Last 25th October, the city of Matera became centre of international debate. Members of the ECoC-SME Interreg Europe and Cultour is Capital project, together with representatives of the cultural and creative industries, and tourism sector, discussed the role of European Capitals of Culture as a driving force for local development. The event was organized by Artlab in collaboration with Materahub, in a twin event celebrated in the cities of Bari and Matera.
Before starting the session, Materahub director and host of the event, Paolo Montemurro, highlighted the importance of the topics submitted to discussion: “For Matera it has been an incredible opportunity to welcome other European Capitals of Culture and, together with them, reflect on how to build from this one year event a successful future, based on the power of culture to generate economic sustainable growth”.
To this end, representatives of ECoC programme reviewed the impact of the distinction on their cities and proposed new ways to make the results permanent.
In this sense, professor of Cultural Policy and planning at University of Hull (United Kingdom) Franco Bianchini presented the results of this British city’s involvement in the 2013 ECoC programme. The 89% of cultural organisation stated they had gained new skills, he highlighted. Regarding social impact, Bianchini explained that there was clear evidence that the project “stimulated optimism and hope, and reduced loneliness, as well as encouraged people to study and think about complexity”.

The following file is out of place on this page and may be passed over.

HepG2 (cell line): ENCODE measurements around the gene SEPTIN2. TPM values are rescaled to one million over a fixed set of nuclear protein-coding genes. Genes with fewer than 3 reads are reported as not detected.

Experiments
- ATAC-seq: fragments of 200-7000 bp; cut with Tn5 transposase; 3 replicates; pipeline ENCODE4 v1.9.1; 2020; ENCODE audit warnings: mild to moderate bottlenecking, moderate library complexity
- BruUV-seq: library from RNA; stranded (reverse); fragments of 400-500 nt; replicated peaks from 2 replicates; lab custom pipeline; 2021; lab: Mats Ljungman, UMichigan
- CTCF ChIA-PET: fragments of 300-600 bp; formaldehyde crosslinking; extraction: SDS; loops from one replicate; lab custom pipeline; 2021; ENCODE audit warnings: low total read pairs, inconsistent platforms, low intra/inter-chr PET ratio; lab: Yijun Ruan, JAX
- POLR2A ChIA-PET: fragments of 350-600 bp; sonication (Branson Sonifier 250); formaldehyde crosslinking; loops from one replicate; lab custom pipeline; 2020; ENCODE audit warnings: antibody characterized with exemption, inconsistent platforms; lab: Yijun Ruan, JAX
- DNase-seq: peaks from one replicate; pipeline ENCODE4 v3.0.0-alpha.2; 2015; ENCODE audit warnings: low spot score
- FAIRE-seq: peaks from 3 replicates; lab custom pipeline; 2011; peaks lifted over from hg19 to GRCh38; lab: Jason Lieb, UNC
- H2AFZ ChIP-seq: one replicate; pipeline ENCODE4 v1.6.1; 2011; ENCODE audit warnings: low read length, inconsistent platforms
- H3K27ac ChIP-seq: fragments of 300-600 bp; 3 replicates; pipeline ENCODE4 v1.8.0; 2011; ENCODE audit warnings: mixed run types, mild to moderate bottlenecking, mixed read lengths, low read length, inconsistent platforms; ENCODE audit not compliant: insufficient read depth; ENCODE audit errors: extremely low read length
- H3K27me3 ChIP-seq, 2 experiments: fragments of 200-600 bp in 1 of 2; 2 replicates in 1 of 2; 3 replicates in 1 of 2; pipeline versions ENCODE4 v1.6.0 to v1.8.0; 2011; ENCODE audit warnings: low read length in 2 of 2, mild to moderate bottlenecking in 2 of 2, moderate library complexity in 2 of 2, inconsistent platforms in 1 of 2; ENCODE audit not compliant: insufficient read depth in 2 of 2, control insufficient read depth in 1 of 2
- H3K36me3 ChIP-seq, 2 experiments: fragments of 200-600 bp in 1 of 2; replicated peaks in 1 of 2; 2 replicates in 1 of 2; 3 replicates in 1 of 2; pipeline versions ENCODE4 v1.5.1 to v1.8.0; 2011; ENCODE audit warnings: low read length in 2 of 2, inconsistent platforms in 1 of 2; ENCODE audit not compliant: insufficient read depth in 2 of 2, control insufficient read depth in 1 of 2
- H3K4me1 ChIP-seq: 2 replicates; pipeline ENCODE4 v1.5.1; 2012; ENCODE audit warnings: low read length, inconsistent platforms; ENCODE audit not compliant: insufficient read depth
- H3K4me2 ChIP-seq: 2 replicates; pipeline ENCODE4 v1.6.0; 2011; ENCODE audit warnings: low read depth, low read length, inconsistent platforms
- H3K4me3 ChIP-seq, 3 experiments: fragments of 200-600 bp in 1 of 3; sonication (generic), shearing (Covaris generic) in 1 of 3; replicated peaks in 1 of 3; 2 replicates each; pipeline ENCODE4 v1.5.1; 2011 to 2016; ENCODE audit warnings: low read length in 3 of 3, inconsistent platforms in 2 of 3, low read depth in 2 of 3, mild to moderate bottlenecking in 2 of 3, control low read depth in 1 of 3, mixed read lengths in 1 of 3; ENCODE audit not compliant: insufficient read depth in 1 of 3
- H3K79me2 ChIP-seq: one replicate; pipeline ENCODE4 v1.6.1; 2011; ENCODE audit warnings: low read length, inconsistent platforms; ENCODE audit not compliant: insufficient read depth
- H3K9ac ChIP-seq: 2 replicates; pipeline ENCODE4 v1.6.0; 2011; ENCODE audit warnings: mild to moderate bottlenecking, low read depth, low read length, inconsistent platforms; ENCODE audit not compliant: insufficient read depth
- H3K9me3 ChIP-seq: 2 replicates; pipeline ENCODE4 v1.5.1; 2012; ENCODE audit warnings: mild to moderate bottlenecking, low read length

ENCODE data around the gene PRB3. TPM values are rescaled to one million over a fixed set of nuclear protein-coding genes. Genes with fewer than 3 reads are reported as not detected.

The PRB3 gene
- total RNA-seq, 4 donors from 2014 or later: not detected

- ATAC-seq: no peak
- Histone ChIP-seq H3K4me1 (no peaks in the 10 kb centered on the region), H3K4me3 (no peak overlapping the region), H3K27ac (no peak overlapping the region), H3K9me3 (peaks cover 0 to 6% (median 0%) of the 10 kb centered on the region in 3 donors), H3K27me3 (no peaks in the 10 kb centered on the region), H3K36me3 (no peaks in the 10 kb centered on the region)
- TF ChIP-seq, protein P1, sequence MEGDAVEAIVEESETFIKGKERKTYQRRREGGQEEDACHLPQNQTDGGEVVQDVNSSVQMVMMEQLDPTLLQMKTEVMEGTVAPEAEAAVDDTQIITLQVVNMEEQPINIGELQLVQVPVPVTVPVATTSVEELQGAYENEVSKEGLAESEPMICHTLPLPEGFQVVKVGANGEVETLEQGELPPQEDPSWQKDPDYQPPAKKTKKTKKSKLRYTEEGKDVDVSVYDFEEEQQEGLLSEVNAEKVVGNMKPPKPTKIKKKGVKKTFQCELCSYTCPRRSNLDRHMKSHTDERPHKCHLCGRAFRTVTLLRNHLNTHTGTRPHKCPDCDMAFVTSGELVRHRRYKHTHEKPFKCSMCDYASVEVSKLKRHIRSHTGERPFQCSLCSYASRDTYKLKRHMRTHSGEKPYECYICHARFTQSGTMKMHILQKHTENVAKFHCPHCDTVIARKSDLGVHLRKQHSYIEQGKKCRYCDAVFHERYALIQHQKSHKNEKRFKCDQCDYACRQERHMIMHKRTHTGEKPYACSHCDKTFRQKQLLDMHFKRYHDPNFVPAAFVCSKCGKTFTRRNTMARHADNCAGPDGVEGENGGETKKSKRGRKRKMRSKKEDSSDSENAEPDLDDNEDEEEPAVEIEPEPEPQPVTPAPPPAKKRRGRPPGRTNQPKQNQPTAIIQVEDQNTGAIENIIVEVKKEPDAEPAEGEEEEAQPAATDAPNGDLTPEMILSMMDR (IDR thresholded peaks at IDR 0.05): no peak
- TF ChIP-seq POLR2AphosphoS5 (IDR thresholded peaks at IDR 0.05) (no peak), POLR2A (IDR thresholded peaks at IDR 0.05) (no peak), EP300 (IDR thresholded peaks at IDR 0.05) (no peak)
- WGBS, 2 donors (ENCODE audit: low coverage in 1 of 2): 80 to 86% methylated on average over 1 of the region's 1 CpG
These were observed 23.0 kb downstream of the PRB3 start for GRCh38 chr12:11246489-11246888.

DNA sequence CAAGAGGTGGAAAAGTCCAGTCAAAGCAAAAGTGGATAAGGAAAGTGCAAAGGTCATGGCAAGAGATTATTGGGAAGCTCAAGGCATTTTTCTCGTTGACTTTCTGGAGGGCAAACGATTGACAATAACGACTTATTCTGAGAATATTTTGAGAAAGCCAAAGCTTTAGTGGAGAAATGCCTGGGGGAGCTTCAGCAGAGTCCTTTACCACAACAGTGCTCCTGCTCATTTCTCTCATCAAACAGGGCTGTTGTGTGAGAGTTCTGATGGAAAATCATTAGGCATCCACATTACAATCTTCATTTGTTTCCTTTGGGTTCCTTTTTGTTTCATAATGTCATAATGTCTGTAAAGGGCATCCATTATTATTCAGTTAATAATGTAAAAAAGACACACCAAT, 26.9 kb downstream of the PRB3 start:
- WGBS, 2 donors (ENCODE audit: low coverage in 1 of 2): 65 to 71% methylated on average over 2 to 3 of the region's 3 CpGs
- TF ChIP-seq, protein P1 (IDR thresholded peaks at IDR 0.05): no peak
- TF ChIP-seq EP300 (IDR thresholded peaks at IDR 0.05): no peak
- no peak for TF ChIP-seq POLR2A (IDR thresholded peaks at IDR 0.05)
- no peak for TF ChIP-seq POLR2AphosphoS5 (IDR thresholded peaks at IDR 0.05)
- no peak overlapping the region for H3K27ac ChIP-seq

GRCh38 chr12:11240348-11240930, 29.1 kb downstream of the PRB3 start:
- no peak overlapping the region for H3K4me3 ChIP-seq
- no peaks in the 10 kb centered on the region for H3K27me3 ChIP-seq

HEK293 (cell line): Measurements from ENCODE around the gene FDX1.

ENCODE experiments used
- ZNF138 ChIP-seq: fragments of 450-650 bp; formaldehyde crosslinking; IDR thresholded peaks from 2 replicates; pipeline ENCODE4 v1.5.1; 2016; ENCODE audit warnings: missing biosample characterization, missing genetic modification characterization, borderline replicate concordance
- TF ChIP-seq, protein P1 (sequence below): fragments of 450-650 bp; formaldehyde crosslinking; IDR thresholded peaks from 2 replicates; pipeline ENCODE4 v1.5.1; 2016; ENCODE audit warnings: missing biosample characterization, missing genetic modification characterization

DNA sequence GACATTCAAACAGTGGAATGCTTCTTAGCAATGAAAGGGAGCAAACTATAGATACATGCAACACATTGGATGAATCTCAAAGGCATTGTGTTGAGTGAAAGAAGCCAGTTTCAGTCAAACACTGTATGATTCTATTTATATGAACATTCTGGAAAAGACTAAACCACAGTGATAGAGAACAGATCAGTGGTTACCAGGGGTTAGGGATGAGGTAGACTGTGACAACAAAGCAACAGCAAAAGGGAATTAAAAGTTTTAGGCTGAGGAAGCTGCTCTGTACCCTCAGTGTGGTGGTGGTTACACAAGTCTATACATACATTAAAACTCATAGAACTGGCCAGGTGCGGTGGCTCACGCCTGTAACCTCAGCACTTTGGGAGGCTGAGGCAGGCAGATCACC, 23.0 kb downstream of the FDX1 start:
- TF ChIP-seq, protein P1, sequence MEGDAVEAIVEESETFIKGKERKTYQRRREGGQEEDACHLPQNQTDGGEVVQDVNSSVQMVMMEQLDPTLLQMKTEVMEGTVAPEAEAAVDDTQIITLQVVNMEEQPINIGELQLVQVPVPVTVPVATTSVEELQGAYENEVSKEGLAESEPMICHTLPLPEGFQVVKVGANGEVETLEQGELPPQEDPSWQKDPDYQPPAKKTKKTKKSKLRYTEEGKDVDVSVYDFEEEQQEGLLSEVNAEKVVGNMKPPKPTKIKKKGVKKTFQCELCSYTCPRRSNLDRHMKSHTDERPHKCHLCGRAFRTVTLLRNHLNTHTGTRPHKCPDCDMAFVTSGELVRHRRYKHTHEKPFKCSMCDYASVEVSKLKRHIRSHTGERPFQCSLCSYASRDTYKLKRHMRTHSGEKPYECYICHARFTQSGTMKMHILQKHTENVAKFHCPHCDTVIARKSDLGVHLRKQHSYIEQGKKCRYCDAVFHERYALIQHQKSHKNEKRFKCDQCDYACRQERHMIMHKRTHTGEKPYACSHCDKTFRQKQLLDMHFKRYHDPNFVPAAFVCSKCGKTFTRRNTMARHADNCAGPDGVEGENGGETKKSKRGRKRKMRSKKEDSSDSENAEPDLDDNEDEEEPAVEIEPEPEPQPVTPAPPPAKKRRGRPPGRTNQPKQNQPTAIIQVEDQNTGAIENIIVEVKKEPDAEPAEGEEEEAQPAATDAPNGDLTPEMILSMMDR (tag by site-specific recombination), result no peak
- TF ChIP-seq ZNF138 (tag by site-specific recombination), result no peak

Taking as starting point such positive and beneficial results for both industry and population, the challenge of keeping them beyond the capital year has been translated into new collaborative strategies, especially in the creative and cultural industry (CCI) sector. In this regard, the director of the European Creative Business Network, Bernd Fesel, presented the experience of the German city of Ruhr (ECoC in 2010), the first ECoC to include cultural and creative industries as a strategic pillar. In fact, the city collaborated with 889 CCI companies, setting up 92 projects.
On its behalf, Matera 2019 presented as a suggestion of improvement the implementation of Transformative Tourism strategies in the tourism supply of cities. In this Italian city, the number of tourists has increased by 46% in the last 3 years. This achievement has been accomplished by offering visitors a passport that turns them into ‘temporary citizens’ and not just visitors, thus changing the focus from place to community.
Experts in the field of creativity, such as Emma Taveri, Destination Makers CEO, delivered the innovation point of view on the issue. Taveri presented new trends and behaviours in the travel sector focused on Transformative Tourism. She also explained to which tools could can ECoC resort to in order to place themselves in the tourism market. As the expert remarked: “There is a long way to go, travel is in constant process of change and we need to adapt to it with new offers and experiences that give new satisfactions to the visitor”.
Additionally, the participants debated in three workshops the relation between Transformative Tourism and the ECoC, capitals and CCI and, of course, ECoCs and their legacy. The meeting closed with a session dedicated to Models of CCIs incubation for local development, leaded by Francesca Imperiale, president of ENCATC (European network of cultural management and policy).